You need to draw them to you.  How to do this in a few quick steps:

  • Don’t thank them too much.  Saying “Thank you for your time today” or “I know you’re busy…” shows that you prize them.  Avoid saying “thank you” excessively
  • Ask them why they deserve your business
    • Example: At the end of my pitches, I usually say the following, “My company only works with rapidly expanding companies.  How much growth do you expect in the next 3 years?”
  • Make the expectation for them to call you
    • Example: “When you’re ready to move forward, give me a call and we can set up a time at my office.”

Play like the big boys and use your youth, energy, and flexibility as assets.  My future posts will cover several of these topics in more detail.  Good luck!

Published by

Jun Loayza

Jun Loayza is the Chief Growth Officer at Bunny Inc. In his startup experience, he has sold 2 technology companies and raised $1M in angel funding. Jun lives in San Francisco, CA with his wife Kim.

13 thoughts on “How to pitch big clients as a small startup”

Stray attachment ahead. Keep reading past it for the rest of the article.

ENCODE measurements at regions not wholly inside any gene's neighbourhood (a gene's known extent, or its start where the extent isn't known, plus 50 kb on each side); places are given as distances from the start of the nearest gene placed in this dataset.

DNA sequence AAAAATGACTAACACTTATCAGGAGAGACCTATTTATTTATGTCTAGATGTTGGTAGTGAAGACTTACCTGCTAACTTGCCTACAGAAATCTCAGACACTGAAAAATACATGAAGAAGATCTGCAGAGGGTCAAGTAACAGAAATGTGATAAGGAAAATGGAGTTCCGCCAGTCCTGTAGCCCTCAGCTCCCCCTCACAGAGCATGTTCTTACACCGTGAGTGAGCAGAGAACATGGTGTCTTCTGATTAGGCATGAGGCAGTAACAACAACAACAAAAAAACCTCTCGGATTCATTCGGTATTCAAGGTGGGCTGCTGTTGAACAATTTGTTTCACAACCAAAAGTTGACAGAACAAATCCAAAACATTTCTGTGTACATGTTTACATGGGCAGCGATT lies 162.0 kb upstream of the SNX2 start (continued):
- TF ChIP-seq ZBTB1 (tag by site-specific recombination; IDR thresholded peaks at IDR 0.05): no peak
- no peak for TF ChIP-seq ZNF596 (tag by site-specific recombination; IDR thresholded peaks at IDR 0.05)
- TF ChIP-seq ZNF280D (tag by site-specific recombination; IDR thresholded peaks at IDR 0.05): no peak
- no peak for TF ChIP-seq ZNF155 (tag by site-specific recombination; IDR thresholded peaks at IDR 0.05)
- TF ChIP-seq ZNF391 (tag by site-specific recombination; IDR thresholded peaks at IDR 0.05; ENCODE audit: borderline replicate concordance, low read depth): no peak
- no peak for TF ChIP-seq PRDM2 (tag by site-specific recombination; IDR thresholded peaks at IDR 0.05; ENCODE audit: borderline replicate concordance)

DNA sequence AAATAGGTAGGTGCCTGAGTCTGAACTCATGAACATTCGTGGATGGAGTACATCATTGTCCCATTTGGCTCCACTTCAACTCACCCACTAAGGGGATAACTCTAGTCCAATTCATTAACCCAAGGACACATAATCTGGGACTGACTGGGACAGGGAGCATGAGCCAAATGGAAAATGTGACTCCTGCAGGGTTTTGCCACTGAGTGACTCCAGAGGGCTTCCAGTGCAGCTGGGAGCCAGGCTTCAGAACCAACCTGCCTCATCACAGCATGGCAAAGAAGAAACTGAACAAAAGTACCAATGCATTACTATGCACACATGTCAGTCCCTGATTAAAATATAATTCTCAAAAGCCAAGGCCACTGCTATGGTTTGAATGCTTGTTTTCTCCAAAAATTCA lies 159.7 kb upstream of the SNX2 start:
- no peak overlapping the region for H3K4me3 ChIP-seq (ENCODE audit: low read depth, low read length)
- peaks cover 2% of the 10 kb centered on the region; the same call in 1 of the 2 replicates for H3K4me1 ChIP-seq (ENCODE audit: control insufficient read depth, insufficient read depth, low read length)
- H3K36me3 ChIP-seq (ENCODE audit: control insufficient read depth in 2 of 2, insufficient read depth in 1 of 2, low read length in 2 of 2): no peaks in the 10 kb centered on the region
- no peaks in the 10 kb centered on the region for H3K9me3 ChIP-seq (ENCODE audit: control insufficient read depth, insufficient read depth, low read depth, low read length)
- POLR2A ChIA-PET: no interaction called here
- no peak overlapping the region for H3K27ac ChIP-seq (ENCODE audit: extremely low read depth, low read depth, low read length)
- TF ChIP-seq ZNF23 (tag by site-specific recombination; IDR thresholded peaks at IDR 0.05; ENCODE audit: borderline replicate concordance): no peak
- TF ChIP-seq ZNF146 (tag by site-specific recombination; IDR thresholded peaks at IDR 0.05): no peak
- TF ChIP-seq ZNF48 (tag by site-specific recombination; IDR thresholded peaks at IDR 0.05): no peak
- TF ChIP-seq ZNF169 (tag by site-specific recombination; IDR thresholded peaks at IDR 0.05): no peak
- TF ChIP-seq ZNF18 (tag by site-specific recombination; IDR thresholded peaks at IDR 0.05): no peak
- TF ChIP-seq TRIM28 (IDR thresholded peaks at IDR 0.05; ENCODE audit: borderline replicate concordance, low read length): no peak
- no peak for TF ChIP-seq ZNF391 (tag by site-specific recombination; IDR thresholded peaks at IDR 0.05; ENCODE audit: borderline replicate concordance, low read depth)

1. Jun,

    I’d strongly suggest attributing some content from this article to it’s originator (especially points 4 and 5). It’s only fair.


    1. Thanks for the suggestion.

      Points 1 and 2: Little Red Book of Selling by Jeffrey Gitomer

      Point 3: Yes!: 50 Scientifically Proven Ways to Be Persuasive by Noah J. Goldstein, Steve J. Martin and Robert B. Cialdini

      Points 4 and 5: Pitch Anything by Oren Klaff

      A lot of techniques can be attributed to many books out there – many books share common techniques and call them by different names. I have tried many techniques and above I have highlighted the ones that work best

  2. How do I get the potential client to respect me and see me as an equal? I don’t understand how a young startup can position themselves to play with the big boys?

    I’m 25 right now and meet with 40-year old white men who have decision making power. I just can’t seem to fit in.